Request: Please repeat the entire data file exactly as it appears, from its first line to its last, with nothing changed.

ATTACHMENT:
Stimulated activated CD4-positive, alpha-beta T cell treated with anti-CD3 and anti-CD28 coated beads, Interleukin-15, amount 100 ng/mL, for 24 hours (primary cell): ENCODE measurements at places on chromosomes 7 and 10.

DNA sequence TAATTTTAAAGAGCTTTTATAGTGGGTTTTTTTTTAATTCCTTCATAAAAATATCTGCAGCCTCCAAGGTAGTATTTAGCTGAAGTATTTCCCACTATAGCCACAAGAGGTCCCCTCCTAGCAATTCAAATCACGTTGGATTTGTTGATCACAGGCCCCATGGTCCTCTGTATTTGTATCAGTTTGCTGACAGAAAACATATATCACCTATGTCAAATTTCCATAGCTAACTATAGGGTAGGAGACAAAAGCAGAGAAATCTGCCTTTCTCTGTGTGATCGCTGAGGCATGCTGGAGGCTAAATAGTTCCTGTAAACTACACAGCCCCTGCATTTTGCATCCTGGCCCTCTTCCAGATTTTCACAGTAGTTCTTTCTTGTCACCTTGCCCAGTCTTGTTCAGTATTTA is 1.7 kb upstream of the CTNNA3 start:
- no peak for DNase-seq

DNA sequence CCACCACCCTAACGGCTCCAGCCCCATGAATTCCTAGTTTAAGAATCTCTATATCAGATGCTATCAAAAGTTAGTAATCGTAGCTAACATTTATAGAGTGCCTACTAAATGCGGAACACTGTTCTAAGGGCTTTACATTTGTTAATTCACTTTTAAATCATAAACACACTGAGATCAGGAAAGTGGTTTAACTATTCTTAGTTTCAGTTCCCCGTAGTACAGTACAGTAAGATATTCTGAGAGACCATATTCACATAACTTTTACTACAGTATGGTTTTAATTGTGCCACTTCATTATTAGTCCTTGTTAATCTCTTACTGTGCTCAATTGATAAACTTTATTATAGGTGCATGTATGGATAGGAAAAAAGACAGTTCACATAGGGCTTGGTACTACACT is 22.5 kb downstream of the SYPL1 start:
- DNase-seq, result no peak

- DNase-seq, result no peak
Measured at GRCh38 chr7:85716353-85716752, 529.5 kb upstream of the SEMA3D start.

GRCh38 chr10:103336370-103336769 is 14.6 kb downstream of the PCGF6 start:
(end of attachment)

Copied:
Stimulated activated CD4-positive, alpha-beta T cell treated with anti-CD3 and anti-CD28 coated beads, Interleukin-15, amount 100 ng/mL, for 24 hours (primary cell): ENCODE measurements at places on chromosomes 7 and 10.

DNA sequence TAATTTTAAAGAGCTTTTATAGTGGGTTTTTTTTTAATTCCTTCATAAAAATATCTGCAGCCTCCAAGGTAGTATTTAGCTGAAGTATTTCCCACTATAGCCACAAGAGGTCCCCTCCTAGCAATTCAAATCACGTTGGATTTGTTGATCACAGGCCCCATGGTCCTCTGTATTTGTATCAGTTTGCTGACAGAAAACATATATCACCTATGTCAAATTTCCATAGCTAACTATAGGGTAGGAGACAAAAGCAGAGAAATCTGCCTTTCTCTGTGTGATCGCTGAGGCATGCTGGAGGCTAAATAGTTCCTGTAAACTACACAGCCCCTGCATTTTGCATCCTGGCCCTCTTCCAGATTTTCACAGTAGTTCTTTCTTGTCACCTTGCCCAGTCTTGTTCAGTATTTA is 1.7 kb upstream of the CTNNA3 start:
- no peak for DNase-seq

DNA sequence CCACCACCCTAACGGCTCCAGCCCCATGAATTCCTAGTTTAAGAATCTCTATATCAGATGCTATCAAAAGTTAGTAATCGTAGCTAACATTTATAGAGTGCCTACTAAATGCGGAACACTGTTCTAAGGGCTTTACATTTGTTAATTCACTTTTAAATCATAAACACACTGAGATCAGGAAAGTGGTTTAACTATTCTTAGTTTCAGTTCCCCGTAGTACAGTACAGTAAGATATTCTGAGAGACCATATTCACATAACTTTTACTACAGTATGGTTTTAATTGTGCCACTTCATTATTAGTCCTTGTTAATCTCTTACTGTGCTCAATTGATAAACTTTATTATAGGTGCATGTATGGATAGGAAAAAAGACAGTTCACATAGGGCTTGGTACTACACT is 22.5 kb downstream of the SYPL1 start:
- DNase-seq, result no peak

- DNase-seq, result no peak
Measured at GRCh38 chr7:85716353-85716752, 529.5 kb upstream of the SEMA3D start.

GRCh38 chr10:103336370-103336769 is 14.6 kb downstream of the PCGF6 start: